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Double Dipping
Administration Secretary Says Loopholes Should Be Tightened To Cut Down On Multi-Million Dollar Price Tag
September 18, 2012

C L I C K   T O   P L A Y
When the legislative auditor found 35 state retirees making more than $15,000 a year working for the government, it raised red flags about possible double dipping.

The law prohibits retirees from collecting their benefits and making more than $15,000 a year in state pay, but people are getting around that by working as independent contractors or temporary employees.

The auditor said the personnel division needs to do a better job instructing other state agencies about hiring.

Department of Administration Secretary Ross Taylor said Tuesday that there may be some room for improvement. “I have asked my personnel director to definitely look into what we could do better to have folks informed. So as of right now we're still . . . we're currently discussing trying to determine exactly what other policies, procedures we could put in place to help eliminate some of this.”

Taylor said although no one is accusing any of the 35 people named in the legislative auditor's report of fraud, there is a chance some state retirees are milking the system to make more money from the state than they are legally allowed.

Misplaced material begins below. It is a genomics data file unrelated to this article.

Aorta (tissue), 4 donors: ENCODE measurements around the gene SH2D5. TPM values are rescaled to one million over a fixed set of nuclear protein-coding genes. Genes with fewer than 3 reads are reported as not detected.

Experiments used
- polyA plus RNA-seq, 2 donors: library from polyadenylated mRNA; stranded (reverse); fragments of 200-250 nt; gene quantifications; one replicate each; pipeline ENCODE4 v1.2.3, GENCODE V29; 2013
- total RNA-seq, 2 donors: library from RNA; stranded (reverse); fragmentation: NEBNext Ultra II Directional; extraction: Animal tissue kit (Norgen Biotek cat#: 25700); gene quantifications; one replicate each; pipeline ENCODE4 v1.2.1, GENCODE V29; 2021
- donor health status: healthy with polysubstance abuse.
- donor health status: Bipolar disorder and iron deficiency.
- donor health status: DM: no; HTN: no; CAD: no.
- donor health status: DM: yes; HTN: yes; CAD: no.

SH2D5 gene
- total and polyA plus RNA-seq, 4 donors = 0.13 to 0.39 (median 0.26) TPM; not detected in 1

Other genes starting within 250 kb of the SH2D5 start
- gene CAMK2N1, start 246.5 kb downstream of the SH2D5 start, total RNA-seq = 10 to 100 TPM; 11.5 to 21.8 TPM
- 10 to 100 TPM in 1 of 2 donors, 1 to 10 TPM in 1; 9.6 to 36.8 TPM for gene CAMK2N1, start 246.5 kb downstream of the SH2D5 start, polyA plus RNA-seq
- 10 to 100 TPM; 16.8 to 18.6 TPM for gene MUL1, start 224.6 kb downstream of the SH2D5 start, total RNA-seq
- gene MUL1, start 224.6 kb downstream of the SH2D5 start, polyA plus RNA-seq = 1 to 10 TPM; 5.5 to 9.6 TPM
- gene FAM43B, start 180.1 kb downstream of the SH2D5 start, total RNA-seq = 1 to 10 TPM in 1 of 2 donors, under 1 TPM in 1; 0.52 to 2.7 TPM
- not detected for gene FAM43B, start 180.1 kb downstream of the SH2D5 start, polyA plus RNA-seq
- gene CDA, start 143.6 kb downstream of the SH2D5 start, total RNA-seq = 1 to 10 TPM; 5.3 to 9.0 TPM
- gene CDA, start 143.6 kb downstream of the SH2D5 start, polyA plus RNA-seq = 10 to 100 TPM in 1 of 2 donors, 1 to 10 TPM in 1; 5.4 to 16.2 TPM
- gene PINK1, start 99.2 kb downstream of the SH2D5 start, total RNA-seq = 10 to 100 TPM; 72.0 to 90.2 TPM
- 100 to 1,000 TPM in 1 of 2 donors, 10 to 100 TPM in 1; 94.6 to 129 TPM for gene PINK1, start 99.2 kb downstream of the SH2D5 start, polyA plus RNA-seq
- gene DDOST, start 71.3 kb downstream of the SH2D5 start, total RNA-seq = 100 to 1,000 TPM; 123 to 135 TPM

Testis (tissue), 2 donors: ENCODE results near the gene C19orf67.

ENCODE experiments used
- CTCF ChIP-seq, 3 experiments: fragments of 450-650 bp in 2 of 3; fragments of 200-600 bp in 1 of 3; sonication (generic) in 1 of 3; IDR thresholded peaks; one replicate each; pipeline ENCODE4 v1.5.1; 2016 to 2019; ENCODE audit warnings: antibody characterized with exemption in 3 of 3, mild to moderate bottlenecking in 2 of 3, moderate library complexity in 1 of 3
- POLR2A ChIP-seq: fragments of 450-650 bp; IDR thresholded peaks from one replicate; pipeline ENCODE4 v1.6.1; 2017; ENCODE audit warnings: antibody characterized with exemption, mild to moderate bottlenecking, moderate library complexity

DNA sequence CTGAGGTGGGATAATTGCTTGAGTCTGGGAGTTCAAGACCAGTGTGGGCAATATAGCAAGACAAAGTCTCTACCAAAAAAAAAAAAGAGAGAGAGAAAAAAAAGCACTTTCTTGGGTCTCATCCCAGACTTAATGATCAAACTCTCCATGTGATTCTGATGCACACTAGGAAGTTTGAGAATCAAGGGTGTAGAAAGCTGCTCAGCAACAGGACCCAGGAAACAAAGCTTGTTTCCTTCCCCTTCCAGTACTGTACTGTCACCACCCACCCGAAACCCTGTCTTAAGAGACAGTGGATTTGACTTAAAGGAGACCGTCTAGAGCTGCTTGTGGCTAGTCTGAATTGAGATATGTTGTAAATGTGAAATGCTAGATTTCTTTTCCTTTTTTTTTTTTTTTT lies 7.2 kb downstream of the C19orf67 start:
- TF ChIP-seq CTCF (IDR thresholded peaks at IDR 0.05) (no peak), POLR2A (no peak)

“What individuals are doing is certainly within the law,” Taylor said. “However, it is alarming the number of dollars that have been spent on ex-state employees.”

And, like the legislative auditor, Taylor said it’s up to lawmakers to revisit the hiring policy relating to retirees. The price tag in 2011 for the 35 people named in the report . . . more than $2 million in salary and retirement benefits.

“We do believe that there are some loopholes if you will that could be maybe tightened . . . closed,” Taylor said.

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